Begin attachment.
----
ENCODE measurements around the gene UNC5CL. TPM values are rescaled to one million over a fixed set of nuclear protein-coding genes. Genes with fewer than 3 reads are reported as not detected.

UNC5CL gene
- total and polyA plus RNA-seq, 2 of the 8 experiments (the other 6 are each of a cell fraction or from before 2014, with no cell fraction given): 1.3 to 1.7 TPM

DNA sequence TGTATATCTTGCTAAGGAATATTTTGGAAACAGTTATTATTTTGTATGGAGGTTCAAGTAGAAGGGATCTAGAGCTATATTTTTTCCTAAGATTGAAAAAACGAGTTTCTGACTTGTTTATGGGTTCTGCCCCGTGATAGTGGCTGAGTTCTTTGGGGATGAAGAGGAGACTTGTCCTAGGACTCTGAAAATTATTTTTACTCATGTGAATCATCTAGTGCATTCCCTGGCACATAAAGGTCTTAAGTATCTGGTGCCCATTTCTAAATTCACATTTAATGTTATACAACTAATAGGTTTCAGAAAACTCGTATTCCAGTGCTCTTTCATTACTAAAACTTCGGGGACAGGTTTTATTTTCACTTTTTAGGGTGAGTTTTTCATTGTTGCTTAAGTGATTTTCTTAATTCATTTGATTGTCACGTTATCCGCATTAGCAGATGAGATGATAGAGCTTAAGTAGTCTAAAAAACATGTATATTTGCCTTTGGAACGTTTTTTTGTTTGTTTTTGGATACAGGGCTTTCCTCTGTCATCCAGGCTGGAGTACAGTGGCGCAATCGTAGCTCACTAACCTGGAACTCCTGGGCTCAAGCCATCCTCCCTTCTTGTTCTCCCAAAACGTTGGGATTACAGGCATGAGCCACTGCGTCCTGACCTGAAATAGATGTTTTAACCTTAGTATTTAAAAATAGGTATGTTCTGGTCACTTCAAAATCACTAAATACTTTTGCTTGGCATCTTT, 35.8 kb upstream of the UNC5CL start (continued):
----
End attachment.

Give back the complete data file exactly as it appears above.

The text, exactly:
ENCODE measurements around the gene UNC5CL. TPM values are rescaled to one million over a fixed set of nuclear protein-coding genes. Genes with fewer than 3 reads are reported as not detected.

UNC5CL gene
- total and polyA plus RNA-seq, 2 of the 8 experiments (the other 6 are each of a cell fraction or from before 2014, with no cell fraction given): 1.3 to 1.7 TPM

DNA sequence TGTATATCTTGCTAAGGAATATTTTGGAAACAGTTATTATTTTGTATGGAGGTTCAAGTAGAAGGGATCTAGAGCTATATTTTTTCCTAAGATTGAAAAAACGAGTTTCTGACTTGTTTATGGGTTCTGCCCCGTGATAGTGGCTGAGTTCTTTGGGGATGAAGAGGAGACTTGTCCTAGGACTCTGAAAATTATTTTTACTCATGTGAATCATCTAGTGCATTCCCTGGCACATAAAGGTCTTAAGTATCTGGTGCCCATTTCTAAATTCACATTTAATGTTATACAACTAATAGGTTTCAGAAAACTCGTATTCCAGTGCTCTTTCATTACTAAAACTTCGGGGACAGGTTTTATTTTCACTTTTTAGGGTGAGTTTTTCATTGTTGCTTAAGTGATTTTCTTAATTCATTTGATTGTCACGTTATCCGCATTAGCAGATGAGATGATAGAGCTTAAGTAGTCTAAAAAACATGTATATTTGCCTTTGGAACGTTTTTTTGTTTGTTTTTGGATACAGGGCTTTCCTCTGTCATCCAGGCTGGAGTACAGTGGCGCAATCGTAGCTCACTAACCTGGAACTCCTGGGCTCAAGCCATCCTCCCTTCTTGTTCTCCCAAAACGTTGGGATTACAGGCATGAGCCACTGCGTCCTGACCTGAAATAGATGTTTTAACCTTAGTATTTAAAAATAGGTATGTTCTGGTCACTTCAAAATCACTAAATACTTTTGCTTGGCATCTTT, 35.8 kb upstream of the UNC5CL start (continued):